0930-1010 hrs Air raid alert for forty JU 87 and JU 88s which approach the Island and dive-bomb Grand Harbour. 500kg and 1000kg bombs are dropped, severely damaging civilian property in Senglea, causing heavy casualties, and badly damaging buildings.  Bombs on Bakery Wharf and near the electricity sub-station damage many buildings and put power cranes, electricity supplies and telephone communications out of action.  No 3 Dock suffers a direct hit; Imperial escapes without damage but bombs damage nearby buildings and a pumping station.  A large bomb explodes in No 2 dock, causing a small crater.  The minesweeper Beryl is damaged by a near miss. Illustrious is damaged again by a near-miss close to the engine room.  One raider crashes in the sea in flames off Delimara, two are brought down over Grand Harbour and another in the sea off Della Grazia.  

1024-1045 hrs  An enemy flying boat with red cross marking, accompanied by a CR 42, circles north east of the Island.

1208-1225 hrs  Air raid alert for an Italian Cant aircraft spotted eight miles north of Grand Harbour, evidently searching for missing aircraft. Four Hurricane fighters are scrambled and the aircraft turns away.  Meanwhile the flying boat continues circling 22 miles off the coast.  No raid occurs.

1242 hrs  Air raid alert for two approaching formations ten miles off, heading for the Island. Two Hurricanes are scrambled.  Three more formations are then spotted between 24 and 40 miles away, heading for Malta.  Raiders total forty aircraft.

1302 hrs  30 dive-bombers launch a fierce attack on Grand Harbour, damaging civilian and Naval property and starting a fire between Corradino and the civilian prison.  500kg and 1000kg bombs damage buildings across Senglea and the Dockyard, and cause damage to Carbine and Crossbow.  All electric, water and telephone lines are severed.  A 500kg armour-piercing bomb lands on Hamilton Wharf but fails to explode.  Two further unexploded bombs are rendered safe at Corradino.  Two bombs are dropped on Luqa aerodrome, causing slight damage.  Malta fighters are scrambled and engage the enemy: six Hurricanes, one Fulmar and one Gladiator are airborne at any one time.

The harbour defences send up a terrific barrage. Many enemy aircraft are hit; several are observed losing height.  Four JU 88s, five JU 87s, one CR 42 and one Cant are confirmed destroyed by Malta fighters; one JU 87, one JU 88 and one CR42 unconfirmed; two JU 88s, one JU 87 and one CR42 damaged.  In addition, Ack Ack claim at least three JU 87s and three JU 88s destroyed.  One raider is brought down near Luqa, another crashes near Paola and a third off Delimara.  A third is spotted heading out to sea over St Thomas’ Tower, emitting smoke.  A raider is reported in flames over Bir id Deheb.  One raider is reported baling out near Tarxien and another near St Thomas’ Tower.  Two bodies are seen floating in the sea; the high speed launch sets out from Kalafrana.

1320 hrs  Raiders passed. 

1454-1500 hrs  Air raid alert; raid does not materialise.

1800 hrs  It is reported that 17 enemy aircraft were brought down during air raids today; one fighter was lost.

Civilian casualties  Three Cities  Five females and two males unidentified.

Military casualties Sergeant Eric Norman Kelsey, Royal Air Force Volunteer Reserve, 261 Squadron; Lance Bombardier John Rowley, 10 Battery, 7 HAA Regiment, Royal Artillery.

Enemy casualties  Franz Buczek, 2/StG 1, gunner of JU 87 Stuka; Hauptmann Wilhelm Durbeck, pilot of JU 88; Sergente Maggiore Ezio Iaconne, 70a Squadriglia, 23o Gruppo Autonomo, the Pilot of a CR.42 fighter, baled out; Obergefreiter Hans Kusters, II/StG 2, pilot of JU 87 Stuka; Unteroffizier Rudolf Vater, 1/StG 1, pilot of JU 87 Stuka; Franz Walburg; Oberfeldwebel 2/StG 1, pilot of JU 87 Stuka; pilot Fritz Nakosky; pilot Richard Zehetmanir.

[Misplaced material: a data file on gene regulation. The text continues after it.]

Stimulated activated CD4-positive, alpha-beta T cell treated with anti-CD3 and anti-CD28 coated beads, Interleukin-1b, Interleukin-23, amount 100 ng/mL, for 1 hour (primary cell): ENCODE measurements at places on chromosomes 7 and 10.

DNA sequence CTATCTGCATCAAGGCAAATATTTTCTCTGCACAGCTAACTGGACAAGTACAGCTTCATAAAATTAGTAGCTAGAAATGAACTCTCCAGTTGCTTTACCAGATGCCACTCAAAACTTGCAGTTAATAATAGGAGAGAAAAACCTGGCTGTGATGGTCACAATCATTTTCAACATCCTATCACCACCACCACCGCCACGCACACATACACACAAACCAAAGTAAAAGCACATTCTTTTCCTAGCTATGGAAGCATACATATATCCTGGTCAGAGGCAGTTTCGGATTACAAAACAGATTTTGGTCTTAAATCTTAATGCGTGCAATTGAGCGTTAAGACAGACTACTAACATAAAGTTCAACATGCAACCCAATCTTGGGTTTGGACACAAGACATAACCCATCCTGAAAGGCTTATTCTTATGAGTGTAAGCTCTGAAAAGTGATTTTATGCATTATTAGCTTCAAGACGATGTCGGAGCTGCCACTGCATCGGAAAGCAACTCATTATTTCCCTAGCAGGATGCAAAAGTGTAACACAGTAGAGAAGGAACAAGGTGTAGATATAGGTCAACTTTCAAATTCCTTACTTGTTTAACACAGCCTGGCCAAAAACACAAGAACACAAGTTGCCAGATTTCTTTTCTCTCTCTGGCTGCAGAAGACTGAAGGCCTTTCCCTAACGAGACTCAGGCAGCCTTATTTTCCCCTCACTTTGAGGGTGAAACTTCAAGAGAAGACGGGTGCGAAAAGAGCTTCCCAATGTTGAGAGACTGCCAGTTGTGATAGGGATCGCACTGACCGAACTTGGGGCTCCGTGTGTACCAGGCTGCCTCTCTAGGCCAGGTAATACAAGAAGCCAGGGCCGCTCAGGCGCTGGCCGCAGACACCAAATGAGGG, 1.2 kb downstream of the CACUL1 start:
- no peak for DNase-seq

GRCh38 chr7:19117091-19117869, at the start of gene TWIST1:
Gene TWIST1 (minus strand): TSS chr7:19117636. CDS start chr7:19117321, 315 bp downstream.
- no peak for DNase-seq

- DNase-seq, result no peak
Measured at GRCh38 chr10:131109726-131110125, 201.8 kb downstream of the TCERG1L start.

OPERATIONS REPORTS SUNDAY 19 JANUARY 1941

ROYAL NAVY  Departure of Illustrious departure delayed by damage. Naval and military working parties used to unload Essex as Maltese dockyard workers in shelter. 

AIR HQ Arrivals 1 Spitfire. A photo-reconnaissance Spitfire from RAF Benson in England landed at Ta Qali after a mission to photograph Genoa; he had insufficient fuel to return to base.  The aircraft will be employed locally.  

FORTRESS ROYAL ENGINEERS  Heavy rescue work at Senglea and Vittoriosa continues. Bomb Disposal UXB reported 19; dealt with 1 (250kg).

8th Bn MANCHESTER REGIMENT  Part of the crew of HMS Illustrious were moved into accommodation at Ghain Tuffieha camp. 

(1) The People’s War, Malta: 1940-43, Laurence Mizzi, Progress Press 2002

(2) Gladiators Over Malta, Brian Cull and Frederick Galea, Wise Owl Publications 2008

 

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Posted by on January 19, 2021 in 1941, January 1941

 

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10 December 1940: 100 Luftwaffe Planes Sent to Sicily

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General Hans Ferdinand Geisler

General Hans Ferdinand Geisler

STUKA CHIEF’S ORDERS: SINK ILLUSTRIOUS

The German Luftwaffe’s Fliegerkorps X – including Ju87 Stuka dive-bombers – have today been ordered to Sicily to bolster the Italian Air Force.  The special dive bomber task force under General Hans Ferdinand Geisler has been deployed to deal with the threat on Axis shipping in the Mediterranean from the Royal Navy.  Hitler has issued General Geisler with a list of priorities, the first of which reads “Illustrious mussen sinken.”    

Two Stuka units of Fliegerkorps X, with up to 100 aircraft, will be based at airfields in Catania and Comiso. They will undertake special training to strike at the British Mediterranean Fleet.  A key target for the Luftwaffe will be the aircraft carrier Illustrious, which was at the centre of the successful attack on Taranto in which three of Italy’s six battleships were sunk, a major humiliation for the Italians.

AIR RAIDS DAWN 10 DECEMBER TO DAWN 11 DECEMBER 1940

Weather  Cold and windy. 

No air raids.

OPERATIONS REPORTS TUESDAY 10 DECEMBER 1940

AIR HQ  Departures  1 Sunderland. 

KALAFRANA  Sunderland L5806, pilot F/Lt Ware, left for Middle East with passengers.

FORTRESS ROYAL ENGINEERS  No 1 Works Company began work on a Heavy Ack Ack gun position at Benghaisa.

8th Bn MANCHESTER REGIMENT  Lyon light practice. 

2nd Bn ROYAL WEST KENT REGIMENT  Working parties at Marino Pinto.  Reconaissance of Rinella Sector with CO of A and D Companies. 

 

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Posted by on December 10, 2020 in 1940, December 1940